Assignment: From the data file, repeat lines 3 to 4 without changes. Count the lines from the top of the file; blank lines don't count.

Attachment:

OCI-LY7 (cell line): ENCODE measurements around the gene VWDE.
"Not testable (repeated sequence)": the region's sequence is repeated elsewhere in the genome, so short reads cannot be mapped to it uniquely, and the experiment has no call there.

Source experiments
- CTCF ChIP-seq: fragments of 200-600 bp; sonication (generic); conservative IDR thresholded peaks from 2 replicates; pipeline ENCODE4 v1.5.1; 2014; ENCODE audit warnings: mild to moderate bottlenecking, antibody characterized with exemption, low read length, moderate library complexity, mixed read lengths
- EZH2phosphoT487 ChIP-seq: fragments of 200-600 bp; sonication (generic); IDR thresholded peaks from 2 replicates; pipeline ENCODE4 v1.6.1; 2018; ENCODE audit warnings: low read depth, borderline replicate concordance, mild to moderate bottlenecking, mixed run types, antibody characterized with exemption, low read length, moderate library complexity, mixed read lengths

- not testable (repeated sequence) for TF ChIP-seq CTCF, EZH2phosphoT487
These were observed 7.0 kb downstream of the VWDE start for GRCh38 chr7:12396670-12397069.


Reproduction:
Source experiments
- CTCF ChIP-seq: fragments of 200-600 bp; sonication (generic); conservative IDR thresholded peaks from 2 replicates; pipeline ENCODE4 v1.5.1; 2014; ENCODE audit warnings: mild to moderate bottlenecking, antibody characterized with exemption, low read length, moderate library complexity, mixed read lengths